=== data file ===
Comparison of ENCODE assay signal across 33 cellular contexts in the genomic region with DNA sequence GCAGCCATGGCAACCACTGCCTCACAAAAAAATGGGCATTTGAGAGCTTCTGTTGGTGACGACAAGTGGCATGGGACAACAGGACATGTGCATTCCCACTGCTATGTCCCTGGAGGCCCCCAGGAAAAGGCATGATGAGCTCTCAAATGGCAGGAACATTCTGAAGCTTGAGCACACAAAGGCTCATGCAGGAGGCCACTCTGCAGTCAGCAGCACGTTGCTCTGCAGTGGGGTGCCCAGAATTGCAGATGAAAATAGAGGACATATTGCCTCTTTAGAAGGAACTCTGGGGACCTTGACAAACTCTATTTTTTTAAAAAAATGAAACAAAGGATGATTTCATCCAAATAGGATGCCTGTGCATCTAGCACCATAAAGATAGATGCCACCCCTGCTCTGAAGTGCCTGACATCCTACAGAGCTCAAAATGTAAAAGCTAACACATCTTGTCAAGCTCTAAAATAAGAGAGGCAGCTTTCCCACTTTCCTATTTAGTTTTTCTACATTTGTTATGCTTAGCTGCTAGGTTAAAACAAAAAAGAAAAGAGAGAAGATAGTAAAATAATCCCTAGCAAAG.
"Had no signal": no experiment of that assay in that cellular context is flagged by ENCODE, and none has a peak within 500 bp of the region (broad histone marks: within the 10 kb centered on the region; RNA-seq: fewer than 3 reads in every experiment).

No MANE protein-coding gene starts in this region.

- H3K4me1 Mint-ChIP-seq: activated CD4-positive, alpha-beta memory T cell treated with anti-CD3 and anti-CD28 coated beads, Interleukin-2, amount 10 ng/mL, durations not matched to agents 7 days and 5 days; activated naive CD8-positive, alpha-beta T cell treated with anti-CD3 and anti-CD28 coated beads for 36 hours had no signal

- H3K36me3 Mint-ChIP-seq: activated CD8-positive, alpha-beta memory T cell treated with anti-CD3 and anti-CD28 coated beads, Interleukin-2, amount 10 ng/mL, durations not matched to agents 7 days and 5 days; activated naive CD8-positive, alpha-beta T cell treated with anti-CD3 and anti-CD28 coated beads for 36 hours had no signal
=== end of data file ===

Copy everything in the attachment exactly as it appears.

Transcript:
Comparison of ENCODE assay signal across 33 cellular contexts in the genomic region with DNA sequence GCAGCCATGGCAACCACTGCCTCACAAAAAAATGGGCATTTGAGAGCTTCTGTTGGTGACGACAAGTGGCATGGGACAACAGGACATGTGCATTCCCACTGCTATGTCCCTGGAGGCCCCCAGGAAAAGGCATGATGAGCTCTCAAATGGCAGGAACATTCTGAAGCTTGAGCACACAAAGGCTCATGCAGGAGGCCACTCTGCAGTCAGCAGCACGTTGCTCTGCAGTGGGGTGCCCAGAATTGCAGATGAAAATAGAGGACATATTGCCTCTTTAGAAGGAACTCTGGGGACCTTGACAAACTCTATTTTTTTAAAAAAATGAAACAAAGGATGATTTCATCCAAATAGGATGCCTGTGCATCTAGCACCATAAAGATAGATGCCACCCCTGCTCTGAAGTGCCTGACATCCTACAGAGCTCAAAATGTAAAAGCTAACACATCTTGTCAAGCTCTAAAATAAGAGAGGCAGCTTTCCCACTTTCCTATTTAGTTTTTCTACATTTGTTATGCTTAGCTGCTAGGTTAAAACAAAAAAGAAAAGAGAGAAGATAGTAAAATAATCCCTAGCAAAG.
"Had no signal": no experiment of that assay in that cellular context is flagged by ENCODE, and none has a peak within 500 bp of the region (broad histone marks: within the 10 kb centered on the region; RNA-seq: fewer than 3 reads in every experiment).

No MANE protein-coding gene starts in this region.

- H3K4me1 Mint-ChIP-seq: activated CD4-positive, alpha-beta memory T cell treated with anti-CD3 and anti-CD28 coated beads, Interleukin-2, amount 10 ng/mL, durations not matched to agents 7 days and 5 days; activated naive CD8-positive, alpha-beta T cell treated with anti-CD3 and anti-CD28 coated beads for 36 hours had no signal

- H3K36me3 Mint-ChIP-seq: activated CD8-positive, alpha-beta memory T cell treated with anti-CD3 and anti-CD28 coated beads, Interleukin-2, amount 10 ng/mL, durations not matched to agents 7 days and 5 days; activated naive CD8-positive, alpha-beta T cell treated with anti-CD3 and anti-CD28 coated beads for 36 hours had no signal